‘I call on Micky Arison to pay your fair share of taxes. Why is Carnival refusing to pay its fair share of taxes and manipulating the system and not helping children?’ the first of about a dozen activists said in a question and answer session that hammered away on taxation, social responsibility and jobs.
‘We pay $400m in taxes and fees around the world,’ said Carnival chairman and ceo Micky Arison, who cited a number of ways the company supports children in Florida, including through Camillus House and the Overtown Youth Center.
He added: ‘I’m so insulted by your question that I can’t answer.’
But Arison went on to challenge the facts put out by the 1Miami movement. ‘Your organization said 99% of our revenues are in the US and we pay no tax. Half our revenues are not [generated] in the US. The [cruise] industry chooses to base in South Florida and hires thousands of people. We could be anywhere.’
He said it would be ‘a crying shame’ for Miami to lose thousands of jobs and millions of dollars in tax revenues if the cruise lines left.
Several people who said they were recent graduates asked about moral responsibility and why Carnival doesn’t provide more jobs and money to state coffers to support public universities.
‘Yes, we feel a moral responsibility to the community,’ Arison said, listing contributions to support Florida International University and the University of Miami Medical School, an FIU internship program with Carnival and the fact that board director Modesto Maidique is a former FIU president. ‘We are a global company, with operations in 300 locations and we have to participate in each community,’ the Carnival chief added.
The protesters repeatedly pressed about the company paying only a 1% tax rate, a figure Arison rejected as incorrect. ‘Regardless of how many times I say we paid $400m, you’re going to ignore that?’ he asked one questioner.
‘Right,’ the man responded.
An increasingly irate woman demanded to know much tax Carnival pays to Miami’s Jackson Memorial Hospital, shouting ‘Pay your fair taxes!’ over and over as Carnival director Bob Dickinson, a Jackson volunteer, said the hospital is funded largely through real estate taxes, not corporate taxes. He said Carnival as one of the area’s largest employers provides jobs to people who pay real estate taxes and the company also pays taxes on its properties.
Grabbing the microphone, the woman yelled that her question wasn’t being answered. Finally, security men took back the mic.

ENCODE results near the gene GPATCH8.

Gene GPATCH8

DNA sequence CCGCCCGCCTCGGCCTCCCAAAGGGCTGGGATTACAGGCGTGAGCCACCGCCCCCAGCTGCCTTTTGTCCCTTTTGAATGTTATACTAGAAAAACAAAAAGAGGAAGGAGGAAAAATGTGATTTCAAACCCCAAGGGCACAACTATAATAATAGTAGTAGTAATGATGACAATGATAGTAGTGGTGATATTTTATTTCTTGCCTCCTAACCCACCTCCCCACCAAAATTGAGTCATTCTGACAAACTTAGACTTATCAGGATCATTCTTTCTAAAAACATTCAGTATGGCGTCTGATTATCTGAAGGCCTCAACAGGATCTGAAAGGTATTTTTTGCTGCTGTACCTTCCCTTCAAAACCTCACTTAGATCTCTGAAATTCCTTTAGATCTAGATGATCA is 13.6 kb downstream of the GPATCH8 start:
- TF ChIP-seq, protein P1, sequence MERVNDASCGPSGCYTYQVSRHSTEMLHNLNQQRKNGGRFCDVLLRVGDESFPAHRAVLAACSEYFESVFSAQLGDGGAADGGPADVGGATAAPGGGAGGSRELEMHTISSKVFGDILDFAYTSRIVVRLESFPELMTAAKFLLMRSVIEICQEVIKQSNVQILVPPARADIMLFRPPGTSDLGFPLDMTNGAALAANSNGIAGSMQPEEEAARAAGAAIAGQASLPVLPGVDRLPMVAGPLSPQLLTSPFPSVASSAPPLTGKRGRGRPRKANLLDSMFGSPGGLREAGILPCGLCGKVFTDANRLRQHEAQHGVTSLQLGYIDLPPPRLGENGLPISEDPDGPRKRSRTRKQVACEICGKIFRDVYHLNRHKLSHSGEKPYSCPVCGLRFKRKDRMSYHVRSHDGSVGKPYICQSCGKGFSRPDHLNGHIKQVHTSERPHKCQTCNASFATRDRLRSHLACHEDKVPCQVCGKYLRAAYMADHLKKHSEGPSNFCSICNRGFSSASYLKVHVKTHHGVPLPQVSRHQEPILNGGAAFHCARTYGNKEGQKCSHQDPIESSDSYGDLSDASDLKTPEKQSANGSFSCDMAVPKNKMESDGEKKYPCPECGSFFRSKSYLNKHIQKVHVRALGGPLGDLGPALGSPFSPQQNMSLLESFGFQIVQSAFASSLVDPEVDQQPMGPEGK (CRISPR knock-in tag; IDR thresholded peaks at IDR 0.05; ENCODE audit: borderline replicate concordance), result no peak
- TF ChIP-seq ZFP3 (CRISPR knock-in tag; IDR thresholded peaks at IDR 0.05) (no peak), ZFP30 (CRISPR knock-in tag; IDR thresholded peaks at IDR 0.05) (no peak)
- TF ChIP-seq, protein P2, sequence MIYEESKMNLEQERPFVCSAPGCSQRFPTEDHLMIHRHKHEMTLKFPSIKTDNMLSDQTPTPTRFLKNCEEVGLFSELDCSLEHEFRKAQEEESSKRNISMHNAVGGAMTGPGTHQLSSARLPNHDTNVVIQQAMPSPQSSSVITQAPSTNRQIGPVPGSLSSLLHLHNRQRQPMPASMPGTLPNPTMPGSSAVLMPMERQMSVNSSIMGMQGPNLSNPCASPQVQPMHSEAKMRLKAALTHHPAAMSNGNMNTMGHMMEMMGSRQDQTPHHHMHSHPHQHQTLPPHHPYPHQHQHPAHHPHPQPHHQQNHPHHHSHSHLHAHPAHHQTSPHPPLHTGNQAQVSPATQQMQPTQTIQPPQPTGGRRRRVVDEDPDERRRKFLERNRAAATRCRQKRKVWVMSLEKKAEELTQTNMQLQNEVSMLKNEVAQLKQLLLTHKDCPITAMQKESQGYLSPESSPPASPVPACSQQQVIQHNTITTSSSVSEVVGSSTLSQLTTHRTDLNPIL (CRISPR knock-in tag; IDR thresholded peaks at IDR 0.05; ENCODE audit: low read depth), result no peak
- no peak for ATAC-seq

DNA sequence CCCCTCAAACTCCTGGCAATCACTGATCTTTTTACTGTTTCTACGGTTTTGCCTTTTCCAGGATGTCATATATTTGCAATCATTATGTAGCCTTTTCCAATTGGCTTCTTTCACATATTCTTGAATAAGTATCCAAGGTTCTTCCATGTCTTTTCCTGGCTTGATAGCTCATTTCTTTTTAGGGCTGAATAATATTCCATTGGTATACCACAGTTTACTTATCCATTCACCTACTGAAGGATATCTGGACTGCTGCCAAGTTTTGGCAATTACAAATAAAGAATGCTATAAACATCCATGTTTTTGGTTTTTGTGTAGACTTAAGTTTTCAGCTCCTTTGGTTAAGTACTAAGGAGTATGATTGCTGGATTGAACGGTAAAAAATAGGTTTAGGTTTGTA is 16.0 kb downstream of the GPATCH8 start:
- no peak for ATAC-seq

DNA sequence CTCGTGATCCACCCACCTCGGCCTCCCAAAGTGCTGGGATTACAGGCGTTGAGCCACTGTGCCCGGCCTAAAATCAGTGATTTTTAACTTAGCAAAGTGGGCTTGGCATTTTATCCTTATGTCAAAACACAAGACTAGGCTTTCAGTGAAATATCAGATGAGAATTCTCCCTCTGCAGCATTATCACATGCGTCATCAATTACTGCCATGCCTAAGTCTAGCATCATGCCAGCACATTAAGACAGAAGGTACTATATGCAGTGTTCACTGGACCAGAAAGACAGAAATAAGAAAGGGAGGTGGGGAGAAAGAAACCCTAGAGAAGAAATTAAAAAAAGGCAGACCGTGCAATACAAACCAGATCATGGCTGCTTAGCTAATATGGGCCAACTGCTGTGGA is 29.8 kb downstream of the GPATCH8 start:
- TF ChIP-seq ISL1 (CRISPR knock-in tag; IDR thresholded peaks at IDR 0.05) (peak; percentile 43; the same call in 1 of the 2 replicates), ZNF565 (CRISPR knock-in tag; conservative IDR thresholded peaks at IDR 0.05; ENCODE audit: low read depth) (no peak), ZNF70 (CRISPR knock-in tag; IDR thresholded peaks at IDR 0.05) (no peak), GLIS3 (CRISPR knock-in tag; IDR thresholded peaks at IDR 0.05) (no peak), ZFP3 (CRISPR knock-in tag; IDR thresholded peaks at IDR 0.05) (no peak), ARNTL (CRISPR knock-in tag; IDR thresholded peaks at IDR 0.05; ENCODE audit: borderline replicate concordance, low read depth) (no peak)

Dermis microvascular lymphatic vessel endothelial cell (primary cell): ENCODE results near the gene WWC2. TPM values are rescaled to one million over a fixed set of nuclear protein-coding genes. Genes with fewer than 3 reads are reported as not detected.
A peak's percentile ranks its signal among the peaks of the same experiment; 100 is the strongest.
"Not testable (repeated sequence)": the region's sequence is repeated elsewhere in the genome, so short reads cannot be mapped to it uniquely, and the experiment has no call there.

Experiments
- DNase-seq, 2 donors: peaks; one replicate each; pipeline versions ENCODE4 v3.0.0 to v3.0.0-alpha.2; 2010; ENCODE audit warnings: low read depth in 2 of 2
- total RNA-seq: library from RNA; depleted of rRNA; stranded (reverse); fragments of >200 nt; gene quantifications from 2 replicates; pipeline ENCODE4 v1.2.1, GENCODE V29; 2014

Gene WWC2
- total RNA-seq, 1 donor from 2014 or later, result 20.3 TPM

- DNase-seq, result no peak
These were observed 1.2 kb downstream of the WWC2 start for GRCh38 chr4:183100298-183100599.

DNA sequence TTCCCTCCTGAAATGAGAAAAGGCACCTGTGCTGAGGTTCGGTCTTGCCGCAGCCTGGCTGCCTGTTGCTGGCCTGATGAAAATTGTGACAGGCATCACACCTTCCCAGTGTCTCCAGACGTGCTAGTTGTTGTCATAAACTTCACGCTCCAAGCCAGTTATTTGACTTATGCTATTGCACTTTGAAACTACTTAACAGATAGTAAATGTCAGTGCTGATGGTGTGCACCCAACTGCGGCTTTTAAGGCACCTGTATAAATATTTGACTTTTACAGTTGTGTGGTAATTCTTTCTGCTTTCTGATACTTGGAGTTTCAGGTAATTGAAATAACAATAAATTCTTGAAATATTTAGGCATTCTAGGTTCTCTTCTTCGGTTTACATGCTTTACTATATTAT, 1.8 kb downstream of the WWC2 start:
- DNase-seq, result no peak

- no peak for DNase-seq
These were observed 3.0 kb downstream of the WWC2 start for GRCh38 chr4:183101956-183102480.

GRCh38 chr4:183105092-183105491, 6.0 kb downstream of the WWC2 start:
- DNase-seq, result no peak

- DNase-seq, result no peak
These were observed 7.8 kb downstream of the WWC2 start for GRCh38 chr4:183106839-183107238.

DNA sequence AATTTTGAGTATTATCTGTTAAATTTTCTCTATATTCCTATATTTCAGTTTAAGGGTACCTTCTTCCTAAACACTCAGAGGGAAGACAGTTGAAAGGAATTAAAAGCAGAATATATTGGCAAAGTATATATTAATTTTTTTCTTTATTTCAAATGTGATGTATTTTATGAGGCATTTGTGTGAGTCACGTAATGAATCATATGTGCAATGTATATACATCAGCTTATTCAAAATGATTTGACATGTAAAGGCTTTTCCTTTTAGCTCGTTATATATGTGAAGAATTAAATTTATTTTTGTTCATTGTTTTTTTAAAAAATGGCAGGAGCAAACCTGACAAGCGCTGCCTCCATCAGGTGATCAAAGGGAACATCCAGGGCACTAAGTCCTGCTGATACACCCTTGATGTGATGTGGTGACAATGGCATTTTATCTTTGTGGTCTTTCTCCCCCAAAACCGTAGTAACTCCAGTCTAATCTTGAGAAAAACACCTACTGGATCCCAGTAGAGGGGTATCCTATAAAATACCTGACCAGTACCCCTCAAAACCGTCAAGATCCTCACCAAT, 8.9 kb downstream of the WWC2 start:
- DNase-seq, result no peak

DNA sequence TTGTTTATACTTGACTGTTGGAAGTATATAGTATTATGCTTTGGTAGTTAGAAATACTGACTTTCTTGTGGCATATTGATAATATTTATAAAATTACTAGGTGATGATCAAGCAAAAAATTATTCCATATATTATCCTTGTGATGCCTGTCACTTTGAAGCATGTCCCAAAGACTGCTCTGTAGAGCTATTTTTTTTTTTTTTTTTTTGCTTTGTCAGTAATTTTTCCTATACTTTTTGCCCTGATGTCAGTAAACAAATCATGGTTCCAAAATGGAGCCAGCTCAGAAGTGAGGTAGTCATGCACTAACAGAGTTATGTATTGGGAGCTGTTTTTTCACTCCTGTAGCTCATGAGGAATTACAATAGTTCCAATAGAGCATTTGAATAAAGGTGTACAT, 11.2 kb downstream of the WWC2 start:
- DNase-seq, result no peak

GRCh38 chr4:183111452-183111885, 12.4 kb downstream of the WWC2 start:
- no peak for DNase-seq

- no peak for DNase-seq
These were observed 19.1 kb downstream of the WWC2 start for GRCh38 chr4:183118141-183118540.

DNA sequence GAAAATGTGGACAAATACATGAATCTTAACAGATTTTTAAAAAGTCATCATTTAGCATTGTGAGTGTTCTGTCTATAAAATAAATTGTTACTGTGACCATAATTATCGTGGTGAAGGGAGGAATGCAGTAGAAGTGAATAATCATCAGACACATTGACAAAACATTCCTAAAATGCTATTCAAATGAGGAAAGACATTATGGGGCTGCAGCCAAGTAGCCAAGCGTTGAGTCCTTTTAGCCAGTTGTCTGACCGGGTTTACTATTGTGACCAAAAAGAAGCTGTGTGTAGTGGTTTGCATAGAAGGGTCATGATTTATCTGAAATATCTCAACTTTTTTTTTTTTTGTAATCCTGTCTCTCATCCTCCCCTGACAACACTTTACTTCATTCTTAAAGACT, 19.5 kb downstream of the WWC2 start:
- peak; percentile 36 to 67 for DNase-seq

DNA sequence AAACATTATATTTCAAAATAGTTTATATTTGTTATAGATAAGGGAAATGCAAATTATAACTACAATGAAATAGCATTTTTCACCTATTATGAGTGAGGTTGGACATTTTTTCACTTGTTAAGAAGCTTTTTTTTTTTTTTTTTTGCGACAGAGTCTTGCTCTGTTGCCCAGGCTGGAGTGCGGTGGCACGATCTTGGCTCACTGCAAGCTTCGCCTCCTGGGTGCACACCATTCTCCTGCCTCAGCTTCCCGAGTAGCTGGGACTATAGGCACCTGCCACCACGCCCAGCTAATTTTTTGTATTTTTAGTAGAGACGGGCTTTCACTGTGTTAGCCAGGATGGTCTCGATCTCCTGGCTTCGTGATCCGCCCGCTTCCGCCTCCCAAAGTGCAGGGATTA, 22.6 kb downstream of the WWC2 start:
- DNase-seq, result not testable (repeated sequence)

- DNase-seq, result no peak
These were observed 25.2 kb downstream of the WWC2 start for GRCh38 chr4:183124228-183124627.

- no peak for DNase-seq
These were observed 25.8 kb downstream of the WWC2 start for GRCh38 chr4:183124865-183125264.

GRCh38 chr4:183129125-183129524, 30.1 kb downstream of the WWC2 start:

‘How insulting your rant has been,’ Arison told the woman, noting that children at Jackson are treated in the Carnival Cares for Kids unit.
Other questioners asked why cruise ships aren’t built or registered in the US, with Arison recapping Norwegian Cruise Line’s Project America initiative, which he said bankrupted a US shipyard, leaving a hull to be towed to Germany for completion and requiring congressional legislation to allow that newbuild to be flagged to the US. At one point NCL had three US-flag ships. Now it has one.
‘Why are you here?’ a woman shouted.
‘We are here because we want to be here. We hire thousands of people. I live here,’ Arison answered. When he asked the protesters: ‘So you want to drive us to China, like everyone else has been driven to China?’ about 40 members of the audience began chanting ‘Pay your fair share!’ as they marched out of the room to hold a short demonstration in front of the W Hotel on South Beach.
After they left, Arison told the remaining shareholders the protesters belong to a local branch of the Occupy Wall Street movement. He didn’t mention that these types of scenes are playing out at corporate meetings across a number of industries.
‘It doesn’t matter what I said,’ Arison added. ‘I respect their beliefs. I think they’re wrong. I believe what they’re doing is detrimental to the country.’
A Carnival spokeswoman told Seatrade Insider the company had expected a protest, which was promoted at the 1Miami website. However, Carnival had not been aware several dozen activists bought shares to be able to attend the meeting.
The protesters comprised about a quarter to a third of those present at the meeting attended by most of Carnival’s directors and operating company chiefs from around the world, including Costa Crociere chairman and ceo Pier Luigi Foschi and Costa president Gianni Onorato.
The meeting opened with Arison stating the past three months had been ‘the most difficult and challenging in our company’s history.’ He expressed sympathy to the families who lost loved ones on Costa Concordia and gratitude to the crew, Italian authorities and the people of Giglio. He also thanked Foschi and his management team.
‘We will learn all we can from this accident,’ Arison said.
Vice chairman and coo Howard Frank detailed safety practices and the operational safety review Carnival and the industry are undertaking and recapped the Concordia incident’s impact on bookings and yields.
There were only a couple questions from shareholders about the deadly capsize, with most of the question and answer session consumed by the social justice and taxation issues.
In a statement addressing taxation, Carnival said the majority of its income is earned outside the US. ‘At the international level, there is recognition that it is impossible to develop a tax system by which the income of a shipping company is fairly apportioned and countries typically impose head taxes and other types of taxes in lieu of income taxes.’
The statement continued: ‘Virtually all jurisdictions where our ships call impose taxes and/or fees based on guest counts, ship tonnage, ship capacity or some other measure. These taxes are included in our cost of operations.’